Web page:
Healing foods found in your kitchen
Next time you’re ailing, consider heading to your kitchen before opening your medicine cabinet. Your pantry can be a good first place to start when preventing or controlling chronic conditions such as diabetes and hypertension. This is particularly true when you regularly eat a healthy diet composed of plenty of produce, whole grains, and moderate amounts of good fats and lean protein.
But other ailments such as headaches or nausea can also be treated with certain foods bringing welcomed natural relief without resorting to over-the-counter concoctions. Here are some healing solutions using food for minor yet frustrating symptoms:
· Ginger for nausea
Ginger has long been known and extensively studied for its potential in soothing nausea especially during chemotherapy and pregnancy. In the journal Integrative Medicine Insights, a 2016 review found ginger to be an effective and safe solution for nausea and vomiting. Its magic appears to be related to the fact ginger seems to help move food out of the stomach quickly, possibly turning off neurotransmitters such as serotonin that can contribute to nausea.
Drinking ginger tea can be good way to get the nausea controlling benefits – to make ginger-root tea, steep 1 ½ teaspoons of freshly grated ginger in 1 ½ cups of boiling water (add honey if you like). Let it sit for 10 minutes, then strain the ginger out before drinking.
· Hydration for headaches
When feeling a headache coming on, reach for a tall glass of water. Dehydration is a common cause of headaches, so water may be able to nip it in the bud before it gets going. Also consider having a combination of carbohydrates, protein, and healthy fat to prevent blood sugar dips which can lead to headaches. A good example of this would be having a snack of an apple with a handful of walnuts or maybe peanut butter with a banana.
For some people, drinking a caffeinated beverage such as coffee or tea might offer some relief. But for others, caffeine can trigger a headache and may need to avoid it. There are certain foods that have been shown to be reputed headache instigators such as aged cheese, cured meats, chocolate, artificial sweeteners, MSG, and soy. Also alcohol is more likely to cause a headache than other foods especially if heavily fermented like wine.
· Feed your belly fermented foods
Your gut is composed of trillions of bacteria, fungi, and yeast that make up your gut microbiome. Most of these bugs are necessary for keeping your gastrointestinal tract running smoothly by digesting food and metabolizing nutrients and possibly ward off infections, control weight, and protect against heart disease.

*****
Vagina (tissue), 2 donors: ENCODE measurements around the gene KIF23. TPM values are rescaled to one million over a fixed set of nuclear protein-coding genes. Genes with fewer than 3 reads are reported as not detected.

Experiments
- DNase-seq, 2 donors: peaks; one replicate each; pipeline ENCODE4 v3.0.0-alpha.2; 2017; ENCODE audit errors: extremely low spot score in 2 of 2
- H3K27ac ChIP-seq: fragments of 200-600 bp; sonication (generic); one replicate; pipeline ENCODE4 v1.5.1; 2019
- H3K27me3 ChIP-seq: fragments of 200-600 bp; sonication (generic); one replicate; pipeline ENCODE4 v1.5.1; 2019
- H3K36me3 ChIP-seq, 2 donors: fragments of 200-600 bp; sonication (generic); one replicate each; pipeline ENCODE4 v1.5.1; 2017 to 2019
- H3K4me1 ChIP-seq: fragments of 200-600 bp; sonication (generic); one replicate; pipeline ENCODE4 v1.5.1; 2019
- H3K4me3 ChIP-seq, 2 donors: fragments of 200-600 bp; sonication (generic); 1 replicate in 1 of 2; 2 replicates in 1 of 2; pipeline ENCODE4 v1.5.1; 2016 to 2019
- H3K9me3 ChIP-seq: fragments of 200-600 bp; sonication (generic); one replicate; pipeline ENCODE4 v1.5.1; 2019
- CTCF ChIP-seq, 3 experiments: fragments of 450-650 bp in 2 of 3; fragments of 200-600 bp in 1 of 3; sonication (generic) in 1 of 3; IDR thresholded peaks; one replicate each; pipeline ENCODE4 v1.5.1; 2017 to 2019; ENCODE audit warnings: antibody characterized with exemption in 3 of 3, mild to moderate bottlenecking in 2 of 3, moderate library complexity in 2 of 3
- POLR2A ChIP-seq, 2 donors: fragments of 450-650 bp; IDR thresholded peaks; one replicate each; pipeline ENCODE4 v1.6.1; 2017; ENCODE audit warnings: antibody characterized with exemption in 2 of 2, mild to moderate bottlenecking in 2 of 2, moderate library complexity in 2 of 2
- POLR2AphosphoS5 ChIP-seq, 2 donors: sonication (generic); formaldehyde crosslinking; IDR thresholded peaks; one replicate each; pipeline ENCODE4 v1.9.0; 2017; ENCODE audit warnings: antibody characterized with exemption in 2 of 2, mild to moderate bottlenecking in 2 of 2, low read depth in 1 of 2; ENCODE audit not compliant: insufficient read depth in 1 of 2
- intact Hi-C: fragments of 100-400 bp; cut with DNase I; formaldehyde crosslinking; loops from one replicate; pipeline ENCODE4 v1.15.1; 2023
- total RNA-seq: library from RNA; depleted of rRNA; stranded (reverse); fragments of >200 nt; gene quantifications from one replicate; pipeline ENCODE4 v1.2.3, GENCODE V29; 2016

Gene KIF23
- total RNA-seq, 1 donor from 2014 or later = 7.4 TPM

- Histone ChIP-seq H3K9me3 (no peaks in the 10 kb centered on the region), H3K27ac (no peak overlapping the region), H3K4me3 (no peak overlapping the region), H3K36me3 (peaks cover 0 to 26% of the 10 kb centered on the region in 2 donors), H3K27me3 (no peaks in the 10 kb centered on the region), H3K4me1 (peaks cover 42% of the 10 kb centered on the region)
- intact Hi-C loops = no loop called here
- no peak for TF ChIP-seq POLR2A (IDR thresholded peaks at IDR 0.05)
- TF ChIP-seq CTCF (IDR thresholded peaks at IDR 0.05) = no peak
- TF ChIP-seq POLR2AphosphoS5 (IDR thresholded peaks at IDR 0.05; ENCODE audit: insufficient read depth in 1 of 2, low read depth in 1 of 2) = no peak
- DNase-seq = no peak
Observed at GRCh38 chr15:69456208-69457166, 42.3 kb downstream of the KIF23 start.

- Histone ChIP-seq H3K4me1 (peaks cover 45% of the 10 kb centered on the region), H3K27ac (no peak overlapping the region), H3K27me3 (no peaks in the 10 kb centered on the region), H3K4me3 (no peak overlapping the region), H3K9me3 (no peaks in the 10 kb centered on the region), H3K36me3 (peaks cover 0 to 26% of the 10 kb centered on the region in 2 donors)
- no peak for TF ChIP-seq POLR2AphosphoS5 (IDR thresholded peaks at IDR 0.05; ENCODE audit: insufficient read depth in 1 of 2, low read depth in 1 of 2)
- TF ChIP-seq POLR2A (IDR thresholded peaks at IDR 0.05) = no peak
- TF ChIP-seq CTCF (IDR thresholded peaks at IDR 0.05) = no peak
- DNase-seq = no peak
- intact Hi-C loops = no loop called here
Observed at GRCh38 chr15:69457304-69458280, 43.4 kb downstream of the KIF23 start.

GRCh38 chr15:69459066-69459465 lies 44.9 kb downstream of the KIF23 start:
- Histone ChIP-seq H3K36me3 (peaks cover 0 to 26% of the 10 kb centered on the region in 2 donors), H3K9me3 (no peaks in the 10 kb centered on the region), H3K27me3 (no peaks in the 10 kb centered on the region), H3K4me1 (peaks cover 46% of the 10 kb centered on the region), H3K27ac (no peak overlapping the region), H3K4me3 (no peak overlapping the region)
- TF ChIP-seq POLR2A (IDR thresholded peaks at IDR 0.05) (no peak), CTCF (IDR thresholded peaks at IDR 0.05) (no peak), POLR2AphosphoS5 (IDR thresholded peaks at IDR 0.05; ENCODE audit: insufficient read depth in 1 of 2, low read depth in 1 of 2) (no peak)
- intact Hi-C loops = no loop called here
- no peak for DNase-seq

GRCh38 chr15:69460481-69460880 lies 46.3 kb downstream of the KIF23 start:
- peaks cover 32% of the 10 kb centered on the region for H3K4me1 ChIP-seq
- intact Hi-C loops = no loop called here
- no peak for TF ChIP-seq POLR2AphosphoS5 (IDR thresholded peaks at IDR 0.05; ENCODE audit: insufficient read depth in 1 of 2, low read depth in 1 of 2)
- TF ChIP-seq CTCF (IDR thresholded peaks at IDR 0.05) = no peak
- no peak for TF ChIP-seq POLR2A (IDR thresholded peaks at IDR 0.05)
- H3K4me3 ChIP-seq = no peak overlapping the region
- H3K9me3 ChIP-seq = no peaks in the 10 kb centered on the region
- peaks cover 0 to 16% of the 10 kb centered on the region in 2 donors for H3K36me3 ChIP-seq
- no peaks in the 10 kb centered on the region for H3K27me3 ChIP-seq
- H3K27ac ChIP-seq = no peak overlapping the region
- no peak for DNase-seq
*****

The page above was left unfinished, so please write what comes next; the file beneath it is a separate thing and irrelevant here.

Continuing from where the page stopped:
To keep your microbiome happy, feed your gut fermented foods. Foods such as plain yogurt, sauerkraut, kefir, miso, kombucha, tempeh, and kimchi are all good places to start for good gut health.
· Fix heartburn with fruit
Most people with heartburn have been advised to eat smaller, frequent meals, skip spicy foods, and avoid eating or drinking within 3 to 4 hours before bedtime. This advice can help reduce the likelihood of future fights with heartburn but what about what to do when the burning sensation strikes?
Some research suggests that low-acid fruit can act as a natural antacid so having a cantaloupe or pears could tame the agony. Chewing sugarless gum may be another solution as studies have found that it might reduce reflux after a meal.
Also cutting back on consumption of sugar can help. A study in the journal Alimentary Pharmacology and Therapeutics found that reducing refined carbohydrates such as table sugar, eliminated heartburn symptoms.
· Eat more fiber but without causing more gas
We are always told to eat more food with fiber for reducing the risk of cardiovascular disease, stroke, diabetes, cancer, and to aid digestion. As wonderful and necessary fiber is, sometimes eating high-fiber foods can cause unpleasant side effects such as flatulence and belching. If belching is a problem, cut out chewing gum, smoking, drinking carbonated beverages and gulping down foods and liquids quickly. This causes excess swallowing of air.
If excess gas or bloating is an issue, you can still eat beneficial fiber rich foods such as broccoli, beans, and cauliflower, but introduce them in small amounts to help your digestive system adapt.
Also anytime you increase your fiber intake by including more vegetables, fruits, beans, and whole grains into your diet, also increase the amount of water you drink. As fiber moves through your digestive tract, it forms a bulky mass. Much of the fluid from this mass is withdrawn in your colon for use by your body. If water intake is too low, your stools may be dry, hard and difficult to pass. The more water you drink, the more fiber absorbs it making your stool more bulky and soft and easier to pass. It is recommended that women should consume between 8-10 cups of water daily and men should drink between 10-12 cups daily.